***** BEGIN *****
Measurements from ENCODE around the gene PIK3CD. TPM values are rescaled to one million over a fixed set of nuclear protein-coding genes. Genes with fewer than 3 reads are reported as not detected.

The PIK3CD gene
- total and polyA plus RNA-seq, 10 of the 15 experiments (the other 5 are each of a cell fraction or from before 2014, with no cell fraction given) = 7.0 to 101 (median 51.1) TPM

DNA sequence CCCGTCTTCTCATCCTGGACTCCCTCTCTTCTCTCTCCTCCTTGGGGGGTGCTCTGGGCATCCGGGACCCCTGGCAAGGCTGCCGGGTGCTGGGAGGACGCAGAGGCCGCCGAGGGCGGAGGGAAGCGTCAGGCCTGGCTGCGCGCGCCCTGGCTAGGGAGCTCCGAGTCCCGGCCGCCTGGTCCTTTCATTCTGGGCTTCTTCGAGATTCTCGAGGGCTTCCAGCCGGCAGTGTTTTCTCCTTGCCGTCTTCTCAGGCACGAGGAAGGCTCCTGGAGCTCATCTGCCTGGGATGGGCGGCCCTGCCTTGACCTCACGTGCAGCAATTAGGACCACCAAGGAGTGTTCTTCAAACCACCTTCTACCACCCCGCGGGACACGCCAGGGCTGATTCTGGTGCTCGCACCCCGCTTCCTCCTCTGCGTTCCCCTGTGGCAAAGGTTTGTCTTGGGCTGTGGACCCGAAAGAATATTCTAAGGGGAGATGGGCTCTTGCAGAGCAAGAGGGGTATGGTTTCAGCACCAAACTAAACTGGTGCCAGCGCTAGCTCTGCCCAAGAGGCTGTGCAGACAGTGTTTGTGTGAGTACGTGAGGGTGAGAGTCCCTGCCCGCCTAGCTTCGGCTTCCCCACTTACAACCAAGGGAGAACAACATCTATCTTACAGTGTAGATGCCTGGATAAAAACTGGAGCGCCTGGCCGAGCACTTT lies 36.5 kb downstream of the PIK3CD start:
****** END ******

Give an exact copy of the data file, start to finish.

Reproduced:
Measurements from ENCODE around the gene PIK3CD. TPM values are rescaled to one million over a fixed set of nuclear protein-coding genes. Genes with fewer than 3 reads are reported as not detected.

The PIK3CD gene
- total and polyA plus RNA-seq, 10 of the 15 experiments (the other 5 are each of a cell fraction or from before 2014, with no cell fraction given) = 7.0 to 101 (median 51.1) TPM

DNA sequence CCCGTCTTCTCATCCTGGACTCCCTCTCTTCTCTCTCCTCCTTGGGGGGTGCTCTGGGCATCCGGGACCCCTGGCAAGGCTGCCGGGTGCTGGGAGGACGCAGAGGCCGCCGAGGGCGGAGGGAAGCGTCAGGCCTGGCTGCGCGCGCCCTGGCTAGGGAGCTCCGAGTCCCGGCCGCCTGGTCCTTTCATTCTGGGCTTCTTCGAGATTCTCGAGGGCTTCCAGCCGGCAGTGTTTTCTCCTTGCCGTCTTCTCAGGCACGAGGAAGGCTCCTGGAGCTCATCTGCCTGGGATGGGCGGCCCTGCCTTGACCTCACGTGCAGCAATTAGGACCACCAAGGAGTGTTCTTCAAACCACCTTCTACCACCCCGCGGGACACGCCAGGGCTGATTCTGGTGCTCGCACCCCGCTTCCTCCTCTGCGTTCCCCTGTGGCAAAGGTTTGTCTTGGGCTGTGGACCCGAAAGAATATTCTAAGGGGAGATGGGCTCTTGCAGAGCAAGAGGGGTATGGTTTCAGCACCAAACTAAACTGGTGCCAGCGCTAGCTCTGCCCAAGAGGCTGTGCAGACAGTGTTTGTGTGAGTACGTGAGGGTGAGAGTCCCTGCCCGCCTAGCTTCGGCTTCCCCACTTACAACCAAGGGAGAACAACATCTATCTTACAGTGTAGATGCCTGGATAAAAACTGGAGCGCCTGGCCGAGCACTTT lies 36.5 kb downstream of the PIK3CD start: